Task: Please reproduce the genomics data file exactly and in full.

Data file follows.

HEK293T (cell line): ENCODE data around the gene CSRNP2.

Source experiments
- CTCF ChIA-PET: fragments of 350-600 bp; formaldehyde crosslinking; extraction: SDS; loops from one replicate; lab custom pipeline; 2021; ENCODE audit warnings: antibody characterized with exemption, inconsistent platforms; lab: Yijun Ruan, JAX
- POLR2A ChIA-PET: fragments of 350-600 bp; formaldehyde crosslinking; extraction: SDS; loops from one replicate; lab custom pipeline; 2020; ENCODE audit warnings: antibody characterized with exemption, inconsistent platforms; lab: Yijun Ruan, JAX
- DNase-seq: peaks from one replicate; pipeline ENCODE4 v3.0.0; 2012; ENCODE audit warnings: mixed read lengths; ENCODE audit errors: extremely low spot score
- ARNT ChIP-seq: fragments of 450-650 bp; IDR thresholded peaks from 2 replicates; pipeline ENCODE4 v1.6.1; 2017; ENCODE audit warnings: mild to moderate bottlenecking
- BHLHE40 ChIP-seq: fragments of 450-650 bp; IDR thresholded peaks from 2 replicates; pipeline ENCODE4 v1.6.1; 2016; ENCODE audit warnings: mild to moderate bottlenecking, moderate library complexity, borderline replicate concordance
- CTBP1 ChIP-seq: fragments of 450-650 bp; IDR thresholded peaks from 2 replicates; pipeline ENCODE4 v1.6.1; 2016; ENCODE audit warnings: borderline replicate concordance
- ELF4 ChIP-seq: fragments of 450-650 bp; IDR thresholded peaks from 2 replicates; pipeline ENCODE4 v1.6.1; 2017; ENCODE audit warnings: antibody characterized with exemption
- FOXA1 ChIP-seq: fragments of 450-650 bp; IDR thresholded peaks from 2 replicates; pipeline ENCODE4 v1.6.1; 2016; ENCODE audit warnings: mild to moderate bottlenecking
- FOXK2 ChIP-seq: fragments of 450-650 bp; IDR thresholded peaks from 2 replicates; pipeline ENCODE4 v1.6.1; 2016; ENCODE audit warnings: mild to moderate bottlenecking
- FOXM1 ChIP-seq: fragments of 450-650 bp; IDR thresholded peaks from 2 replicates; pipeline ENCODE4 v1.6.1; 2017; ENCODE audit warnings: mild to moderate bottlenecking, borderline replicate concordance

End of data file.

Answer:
HEK293T (cell line): ENCODE data around the gene CSRNP2.

Source experiments
- CTCF ChIA-PET: fragments of 350-600 bp; formaldehyde crosslinking; extraction: SDS; loops from one replicate; lab custom pipeline; 2021; ENCODE audit warnings: antibody characterized with exemption, inconsistent platforms; lab: Yijun Ruan, JAX
- POLR2A ChIA-PET: fragments of 350-600 bp; formaldehyde crosslinking; extraction: SDS; loops from one replicate; lab custom pipeline; 2020; ENCODE audit warnings: antibody characterized with exemption, inconsistent platforms; lab: Yijun Ruan, JAX
- DNase-seq: peaks from one replicate; pipeline ENCODE4 v3.0.0; 2012; ENCODE audit warnings: mixed read lengths; ENCODE audit errors: extremely low spot score
- ARNT ChIP-seq: fragments of 450-650 bp; IDR thresholded peaks from 2 replicates; pipeline ENCODE4 v1.6.1; 2017; ENCODE audit warnings: mild to moderate bottlenecking
- BHLHE40 ChIP-seq: fragments of 450-650 bp; IDR thresholded peaks from 2 replicates; pipeline ENCODE4 v1.6.1; 2016; ENCODE audit warnings: mild to moderate bottlenecking, moderate library complexity, borderline replicate concordance
- CTBP1 ChIP-seq: fragments of 450-650 bp; IDR thresholded peaks from 2 replicates; pipeline ENCODE4 v1.6.1; 2016; ENCODE audit warnings: borderline replicate concordance
- ELF4 ChIP-seq: fragments of 450-650 bp; IDR thresholded peaks from 2 replicates; pipeline ENCODE4 v1.6.1; 2017; ENCODE audit warnings: antibody characterized with exemption
- FOXA1 ChIP-seq: fragments of 450-650 bp; IDR thresholded peaks from 2 replicates; pipeline ENCODE4 v1.6.1; 2016; ENCODE audit warnings: mild to moderate bottlenecking
- FOXK2 ChIP-seq: fragments of 450-650 bp; IDR thresholded peaks from 2 replicates; pipeline ENCODE4 v1.6.1; 2016; ENCODE audit warnings: mild to moderate bottlenecking
- FOXM1 ChIP-seq: fragments of 450-650 bp; IDR thresholded peaks from 2 replicates; pipeline ENCODE4 v1.6.1; 2017; ENCODE audit warnings: mild to moderate bottlenecking, borderline replicate concordance